An elementary school in Staten Island, New York, has postponed and redesigned its traditional father-daughter dance due to gender neutral guidelines issued by the New York City Department of Education. Parents are warning, however, that the politically correct move goes too far.
The New York Post reported on Saturday that Parent Teacher Association President Tony Bennett has blamed the move on New York City's DOE directives calling on schools to eliminate "gender-based practices" that do not have a clear educational purpose.
"Until we understand what we are legally permitted to do, we need to table this event," Bennett told parents in a private group on Facebook, announcing the postponement of the Feb. 9 dance until March.
The "Father/Best Guy & Daughter Dance" will now be changed to something more "inclusive," though PS 65 Principal Sophie Scamardella has claimed that the event's move to March is also about wanting to host it at a "bigger venue."
"The DOE ... has strict guidelines about how we present information," Scamardella wrote. "They have a 'gender neutral' policy that must be adhered to at all times."
The principal recognized that parents have been complaining about the decision on Facebook and to local media but said there will be no reversal.
One of the most notable critics of the move has been Donald Trump Jr., a businessman and first son of President Donald Trump.
"If this doesn't convince you that the PC/SJW movement has lost their minds, I don't know what will. This nonsense really needs to stop," Trump Jr. wrote in a tweet on Saturday, referring to the politically correct and social justice warrior movement.
CBS New York said both daughters and fathers were left disappointed, as some had been getting ready for the dance for months.
"It's really fun! I go with my dad, I see my friends," student Victoria Cugini said.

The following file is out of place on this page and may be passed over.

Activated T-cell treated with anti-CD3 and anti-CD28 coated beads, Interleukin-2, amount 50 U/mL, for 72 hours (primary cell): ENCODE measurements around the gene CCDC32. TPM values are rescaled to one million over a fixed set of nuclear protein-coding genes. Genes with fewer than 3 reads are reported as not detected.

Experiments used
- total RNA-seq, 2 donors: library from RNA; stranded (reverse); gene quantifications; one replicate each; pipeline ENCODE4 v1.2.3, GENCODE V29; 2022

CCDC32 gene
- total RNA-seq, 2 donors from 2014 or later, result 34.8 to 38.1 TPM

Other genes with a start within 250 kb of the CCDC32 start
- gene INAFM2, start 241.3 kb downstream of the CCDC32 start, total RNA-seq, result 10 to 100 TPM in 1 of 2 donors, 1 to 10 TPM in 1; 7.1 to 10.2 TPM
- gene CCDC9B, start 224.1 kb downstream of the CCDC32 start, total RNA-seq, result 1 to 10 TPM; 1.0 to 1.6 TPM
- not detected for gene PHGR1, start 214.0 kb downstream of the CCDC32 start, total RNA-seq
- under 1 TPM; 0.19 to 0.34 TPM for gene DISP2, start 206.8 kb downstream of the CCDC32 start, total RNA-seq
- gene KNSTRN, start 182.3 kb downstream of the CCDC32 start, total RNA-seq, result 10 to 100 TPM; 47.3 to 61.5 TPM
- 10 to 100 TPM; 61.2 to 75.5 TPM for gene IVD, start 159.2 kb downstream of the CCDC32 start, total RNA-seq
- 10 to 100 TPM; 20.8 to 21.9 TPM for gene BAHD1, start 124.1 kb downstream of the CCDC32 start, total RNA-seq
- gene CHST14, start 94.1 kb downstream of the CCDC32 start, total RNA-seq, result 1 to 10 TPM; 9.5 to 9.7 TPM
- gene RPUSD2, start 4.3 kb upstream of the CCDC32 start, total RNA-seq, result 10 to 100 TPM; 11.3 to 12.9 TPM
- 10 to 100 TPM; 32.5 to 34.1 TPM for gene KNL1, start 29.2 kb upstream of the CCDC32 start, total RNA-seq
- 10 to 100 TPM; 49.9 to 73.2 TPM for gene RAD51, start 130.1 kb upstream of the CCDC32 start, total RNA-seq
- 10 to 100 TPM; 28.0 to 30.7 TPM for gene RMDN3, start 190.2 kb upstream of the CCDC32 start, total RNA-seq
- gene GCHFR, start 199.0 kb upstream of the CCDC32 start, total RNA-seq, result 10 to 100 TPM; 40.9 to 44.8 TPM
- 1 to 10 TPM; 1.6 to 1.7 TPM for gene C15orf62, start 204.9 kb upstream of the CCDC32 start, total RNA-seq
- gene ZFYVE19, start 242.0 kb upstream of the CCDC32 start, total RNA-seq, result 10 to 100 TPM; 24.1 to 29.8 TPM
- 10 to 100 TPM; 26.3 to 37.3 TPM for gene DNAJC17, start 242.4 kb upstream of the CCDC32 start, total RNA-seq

"It's kind of a let down," added fifth grader Angelina Lubo. "At least I could still spend time with my dad."
Matthew West, a 32-year-old father of two daughters at the school, said: "They're trying to take away everything that everybody grew up on and has come to know and I don't think it's fair or right. They should leave it the way it was — father-daughter, mother-son."
Jared Fox, an openly gay educator who's the New York City Department of Education's LGBT community liaison, has argued that a dance tailored specifically for fathers and daughters can leave some students out.
"Father-daughter dances inherently leave people out. Not just because of transgender status, just life in general," Fox said told the New York Post. "These can be really uncomfortable and triggering events."
Fox clarified that the New York City DOE policy does not explicitly ban father-daughter dances, noting that events are reviewed on a case-by-case basis.
Other parents, such as 37-year-old father Jose Garcia, said the school's decision to postpone and then change the event is "not fair at all."
"I have nothing against no one, but I don't think that it should affect the school, or the kids for that matter," Garcia said.